About


This website provides information about my research, publications, and other professional activities. I am currently a postdoctoral research associate in the Statistical Imaging Neuroscience group led by Dr. Christian Beckmann at the Donders Institute for Brain, Cognition and Behaviour. 

My research is situated on the intersection of cognitive science and data analysis methods development. The main aim of my research is to better understand how the structure of information (e.g., text, visual events) influences attention allocation and memory encoding, and how this in turn affects other higher-level cognitive processes such as learning and decision-making. To this end, I combine basic attention and memory research with the development of state-of-the-art measures of attention from eye gaze and functional magnetic resonance imaging data. 

Before coming to the Donders Institute, I was a postdoctoral research associate in the Emotive Computing Lab led by Dr. Sidney D'Mello at the University of Notre Dame Department of Psychology, studying when, why and how the mind wanders during different tasks including text- and film comprehension. I used a combination of behavioral measures, eye tracking, computational methods and content analyses to establish what the environmental conditions are that give rise to mind wandering (in collaboration with Dr. G.A. Radvansky) and how eye gaze can be used to detect a wandering mind across different tasks (in collaboration with Dr. James Brockmole).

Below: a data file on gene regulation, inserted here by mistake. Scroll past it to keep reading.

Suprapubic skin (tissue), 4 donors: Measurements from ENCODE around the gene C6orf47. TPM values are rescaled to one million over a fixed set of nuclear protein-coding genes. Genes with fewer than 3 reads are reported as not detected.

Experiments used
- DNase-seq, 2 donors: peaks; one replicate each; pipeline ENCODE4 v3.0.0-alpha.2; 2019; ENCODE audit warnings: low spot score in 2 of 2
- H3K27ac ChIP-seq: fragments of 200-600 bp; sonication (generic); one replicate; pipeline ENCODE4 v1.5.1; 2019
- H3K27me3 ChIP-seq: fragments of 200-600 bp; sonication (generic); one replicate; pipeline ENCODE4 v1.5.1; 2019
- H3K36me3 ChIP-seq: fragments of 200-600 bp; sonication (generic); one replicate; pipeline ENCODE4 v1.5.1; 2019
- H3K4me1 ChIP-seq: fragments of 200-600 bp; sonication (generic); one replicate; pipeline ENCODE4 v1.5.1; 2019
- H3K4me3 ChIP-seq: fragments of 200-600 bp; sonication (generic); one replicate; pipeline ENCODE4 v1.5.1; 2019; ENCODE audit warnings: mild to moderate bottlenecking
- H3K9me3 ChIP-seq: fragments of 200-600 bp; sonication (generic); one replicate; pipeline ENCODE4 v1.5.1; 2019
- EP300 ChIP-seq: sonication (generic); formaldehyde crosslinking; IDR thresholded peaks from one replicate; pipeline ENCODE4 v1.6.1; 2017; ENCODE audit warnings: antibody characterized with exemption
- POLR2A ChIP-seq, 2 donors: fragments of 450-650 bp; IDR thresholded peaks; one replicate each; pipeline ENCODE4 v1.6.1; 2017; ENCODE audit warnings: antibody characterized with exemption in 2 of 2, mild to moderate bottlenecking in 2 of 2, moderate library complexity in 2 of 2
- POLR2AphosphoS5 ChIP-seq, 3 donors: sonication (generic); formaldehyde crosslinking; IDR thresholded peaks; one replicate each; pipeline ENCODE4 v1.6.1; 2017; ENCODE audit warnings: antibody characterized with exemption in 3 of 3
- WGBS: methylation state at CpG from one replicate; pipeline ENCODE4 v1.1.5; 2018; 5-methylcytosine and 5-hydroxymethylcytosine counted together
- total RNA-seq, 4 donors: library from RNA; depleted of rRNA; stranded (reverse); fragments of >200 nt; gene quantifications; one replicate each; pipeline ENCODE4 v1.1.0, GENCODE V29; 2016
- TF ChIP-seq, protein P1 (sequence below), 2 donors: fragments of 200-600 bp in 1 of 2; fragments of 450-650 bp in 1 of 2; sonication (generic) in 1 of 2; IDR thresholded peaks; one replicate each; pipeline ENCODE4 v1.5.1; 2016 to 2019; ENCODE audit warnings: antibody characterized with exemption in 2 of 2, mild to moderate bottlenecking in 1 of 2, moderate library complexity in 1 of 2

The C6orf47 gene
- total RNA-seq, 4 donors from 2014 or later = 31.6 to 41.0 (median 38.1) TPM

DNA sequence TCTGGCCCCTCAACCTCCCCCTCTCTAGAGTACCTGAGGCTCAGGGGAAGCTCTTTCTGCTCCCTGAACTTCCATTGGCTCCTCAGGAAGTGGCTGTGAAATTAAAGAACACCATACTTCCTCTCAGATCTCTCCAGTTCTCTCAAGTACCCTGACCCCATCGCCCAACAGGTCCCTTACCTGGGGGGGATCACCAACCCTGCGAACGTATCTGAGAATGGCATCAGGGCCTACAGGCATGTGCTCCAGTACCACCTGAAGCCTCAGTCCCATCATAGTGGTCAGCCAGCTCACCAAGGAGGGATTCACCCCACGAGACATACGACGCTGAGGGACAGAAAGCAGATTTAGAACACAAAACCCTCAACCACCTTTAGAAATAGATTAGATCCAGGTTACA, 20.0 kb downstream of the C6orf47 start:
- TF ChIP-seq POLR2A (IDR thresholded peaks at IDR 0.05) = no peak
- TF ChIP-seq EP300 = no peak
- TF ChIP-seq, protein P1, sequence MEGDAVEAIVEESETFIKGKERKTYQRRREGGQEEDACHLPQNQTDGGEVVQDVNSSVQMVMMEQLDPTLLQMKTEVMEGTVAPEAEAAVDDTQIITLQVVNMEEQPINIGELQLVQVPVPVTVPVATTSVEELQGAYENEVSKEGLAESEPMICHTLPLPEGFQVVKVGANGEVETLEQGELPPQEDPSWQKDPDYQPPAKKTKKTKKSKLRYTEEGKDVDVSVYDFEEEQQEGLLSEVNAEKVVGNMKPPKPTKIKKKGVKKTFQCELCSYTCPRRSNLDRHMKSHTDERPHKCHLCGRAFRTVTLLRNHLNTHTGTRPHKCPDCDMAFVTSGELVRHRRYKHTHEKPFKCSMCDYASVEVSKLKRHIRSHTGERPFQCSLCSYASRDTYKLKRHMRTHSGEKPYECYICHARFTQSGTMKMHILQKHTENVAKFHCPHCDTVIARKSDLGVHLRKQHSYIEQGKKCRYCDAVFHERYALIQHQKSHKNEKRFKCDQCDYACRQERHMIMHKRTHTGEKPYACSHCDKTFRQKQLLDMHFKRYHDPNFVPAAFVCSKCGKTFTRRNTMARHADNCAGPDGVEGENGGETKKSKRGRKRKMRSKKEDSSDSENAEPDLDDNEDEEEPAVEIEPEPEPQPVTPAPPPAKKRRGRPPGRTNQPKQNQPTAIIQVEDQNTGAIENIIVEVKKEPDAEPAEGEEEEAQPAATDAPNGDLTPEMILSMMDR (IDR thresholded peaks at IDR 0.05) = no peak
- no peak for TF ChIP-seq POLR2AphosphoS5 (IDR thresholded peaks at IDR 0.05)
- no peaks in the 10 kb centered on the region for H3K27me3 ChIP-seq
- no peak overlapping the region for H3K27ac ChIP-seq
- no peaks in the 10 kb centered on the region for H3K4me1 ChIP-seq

I obtained a PhD in Psychology from the University of York (UK) with a specialization in event perception, memory, language and time (advisor: Dr. Silvia Gennari). My PhD work examined how we encode events and how we reconstruct their unfolding, focusing on the role of event structure in duration attribution. Before my PhD, I investigated how children acquire the meaning of complex concepts like quantifiers (University of Groningen) and how people mentally represent the meaning of action verbs in different contexts using neuroimaging methods including brain connectivity (University of York).